Democratic Gov. Josh Shapiro of Pennsylvania has endorsed a third-party candidate in Philadelphia’s municipal election despite warnings from the city’s Democratic Party to not do so, according to a statement on Wednesday.
Councilmember Kendra Brooks, of the Working Families Party, is running for reelection in 2023 to an at-large seat on the Philadelphia City Council. Brooks, who is also a member of the left-wing organization Democratic Socialists of America, is not a member of the Democratic Party but received Shapiro’s endorsement, according to a report by The Philadelphia Inquirer. (RELATED: KEVIN MOONEY: This Democrat Governor Could Defy The Teachers Unions And Pass School Choice)
“Compliance with this foundational rule is essential and non-negotiable. We truly do not want to see any of our committee people or ward leaders trigger this provision of our bylaws,” wrote former Democratic Rep. Bob Brady of Pennsylvania, the chairman of the Democratic Party of Philadelphia in a letter to local Democratic ward leaders and committee members. Brady on Wednesday suggested Shapiro’s endorsement may violate state party rules that say members must support Democrats, asking: “Does he know that someone who votes for her has to cut a Democrat?”
🇺🇸 This is real footage of Philadelphia
The United States is falling apart
— Rev Laskaris (@REVMAXXING) September 4, 2023
“We can’t have people cutting Democrats,” Brady said. “[Others] can win on their own instead of winning with Democratic votes.”
Shapiro, meanwhile, wrote that Brooks “has been a fierce advocate for Philadelphia’s working families and has demonstrated to me how critical her voice and lived experience are in City Council,” according to a post on Facebook. Brooks responded to the endorsement by writing “I’m grateful to have the endorsement of a leader who delivers for working families. Together, we will protect our reproductive rights, address gun violence, and stand up to extremists.”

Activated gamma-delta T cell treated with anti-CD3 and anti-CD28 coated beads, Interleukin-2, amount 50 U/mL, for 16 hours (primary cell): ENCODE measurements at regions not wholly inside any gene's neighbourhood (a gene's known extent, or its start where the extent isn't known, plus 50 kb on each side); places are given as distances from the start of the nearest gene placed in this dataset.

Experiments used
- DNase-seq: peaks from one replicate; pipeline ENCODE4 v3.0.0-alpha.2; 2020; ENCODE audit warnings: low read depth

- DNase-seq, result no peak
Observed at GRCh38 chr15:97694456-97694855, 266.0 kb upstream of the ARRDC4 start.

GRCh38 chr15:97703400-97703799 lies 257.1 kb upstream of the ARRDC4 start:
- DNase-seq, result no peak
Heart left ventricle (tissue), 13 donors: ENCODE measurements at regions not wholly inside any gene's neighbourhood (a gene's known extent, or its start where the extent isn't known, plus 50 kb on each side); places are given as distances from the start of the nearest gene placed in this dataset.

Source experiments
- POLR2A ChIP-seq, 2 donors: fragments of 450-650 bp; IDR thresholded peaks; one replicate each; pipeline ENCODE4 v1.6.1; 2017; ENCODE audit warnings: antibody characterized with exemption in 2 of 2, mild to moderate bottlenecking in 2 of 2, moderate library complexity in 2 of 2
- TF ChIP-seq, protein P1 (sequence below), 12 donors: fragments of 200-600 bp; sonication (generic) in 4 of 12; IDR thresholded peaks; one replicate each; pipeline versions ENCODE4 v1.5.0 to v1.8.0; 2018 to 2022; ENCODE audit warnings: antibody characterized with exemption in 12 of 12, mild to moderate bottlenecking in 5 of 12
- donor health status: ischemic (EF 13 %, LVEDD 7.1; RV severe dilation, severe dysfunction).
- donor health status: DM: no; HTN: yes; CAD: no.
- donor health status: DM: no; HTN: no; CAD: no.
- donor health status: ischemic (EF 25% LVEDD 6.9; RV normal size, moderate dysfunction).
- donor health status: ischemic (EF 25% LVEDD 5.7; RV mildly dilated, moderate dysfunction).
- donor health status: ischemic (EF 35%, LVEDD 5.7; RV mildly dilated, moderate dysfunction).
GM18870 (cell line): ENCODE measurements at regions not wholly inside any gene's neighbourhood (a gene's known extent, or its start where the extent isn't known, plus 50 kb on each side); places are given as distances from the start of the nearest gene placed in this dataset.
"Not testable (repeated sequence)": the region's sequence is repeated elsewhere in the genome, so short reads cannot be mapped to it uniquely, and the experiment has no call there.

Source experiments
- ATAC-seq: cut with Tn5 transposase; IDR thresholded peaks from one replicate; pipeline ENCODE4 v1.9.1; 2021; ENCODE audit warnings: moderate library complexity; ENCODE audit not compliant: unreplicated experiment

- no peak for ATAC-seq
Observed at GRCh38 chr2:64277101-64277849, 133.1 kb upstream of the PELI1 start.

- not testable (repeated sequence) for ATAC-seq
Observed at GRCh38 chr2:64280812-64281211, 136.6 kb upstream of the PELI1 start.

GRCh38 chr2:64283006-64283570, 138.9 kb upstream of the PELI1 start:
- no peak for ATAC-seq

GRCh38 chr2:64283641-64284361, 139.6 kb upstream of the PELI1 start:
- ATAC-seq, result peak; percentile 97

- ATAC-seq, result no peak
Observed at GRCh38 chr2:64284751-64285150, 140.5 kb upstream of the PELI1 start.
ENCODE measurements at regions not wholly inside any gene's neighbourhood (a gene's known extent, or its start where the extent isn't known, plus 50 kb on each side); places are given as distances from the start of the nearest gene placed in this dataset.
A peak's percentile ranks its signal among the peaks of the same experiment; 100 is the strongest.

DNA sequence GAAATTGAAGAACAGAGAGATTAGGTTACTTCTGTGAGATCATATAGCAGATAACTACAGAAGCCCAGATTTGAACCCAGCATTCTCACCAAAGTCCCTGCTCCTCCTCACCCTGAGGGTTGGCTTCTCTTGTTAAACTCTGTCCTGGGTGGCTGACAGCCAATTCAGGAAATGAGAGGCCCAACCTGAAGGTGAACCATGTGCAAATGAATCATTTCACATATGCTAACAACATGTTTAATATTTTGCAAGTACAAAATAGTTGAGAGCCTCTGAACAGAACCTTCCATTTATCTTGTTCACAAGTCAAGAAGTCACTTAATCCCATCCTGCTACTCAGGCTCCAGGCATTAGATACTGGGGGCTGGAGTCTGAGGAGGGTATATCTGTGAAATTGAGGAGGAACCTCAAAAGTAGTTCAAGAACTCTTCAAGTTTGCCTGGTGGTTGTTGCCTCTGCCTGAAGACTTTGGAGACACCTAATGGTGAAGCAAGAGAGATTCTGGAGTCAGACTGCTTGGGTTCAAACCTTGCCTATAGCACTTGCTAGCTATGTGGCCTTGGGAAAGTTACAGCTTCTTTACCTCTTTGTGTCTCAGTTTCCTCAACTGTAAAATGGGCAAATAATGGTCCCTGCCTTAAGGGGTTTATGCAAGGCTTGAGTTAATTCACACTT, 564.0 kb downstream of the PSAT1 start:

Shapiro has often demonstrated a willingness to buck Democratic interests. Upon taking office in January, he named a Republican to serve as his secretary of state and attempted to pass a school choice program in the state, though this was later abandoned.
“[He] can support who he chooses,” said Pennsylvania Democratic Party Chairman Sharif Street, according to the Inquirer.
Brooks’ candidacy does not necessarily come at the expense of Democratic candidates for at-large seats on the council. There are seven such seats on the council and voters may select up to five candidates for them — enabling another party to win the two seats not won by Democrats, who have a 7 to 1 advantage in registered voters in Philadelphia, according to the Enquirer.
Brooks was first elected to the city council in 2019, wresting control of the latter two at-large seats from Republicans, who had held them for over 70 years, the Enquirer reported. During her first campaign, she was endorsed by several top Democrats such as Philadelphia District Attorney Larry Krasner and Democratic Sen. Elizabeth Warren of Massachusetts, according to Jacobin magazine and The Intercept.
“It’s really important to keep Republicans out of those seats,” said Gwen Snyder, a former Democratic official, the Enquirer reported. The current iteration of Philadelphia’s city council has been in Democratic control for its entire existence, since 1951.
Brady and Shapiro did not immediately respond to a request for comment.
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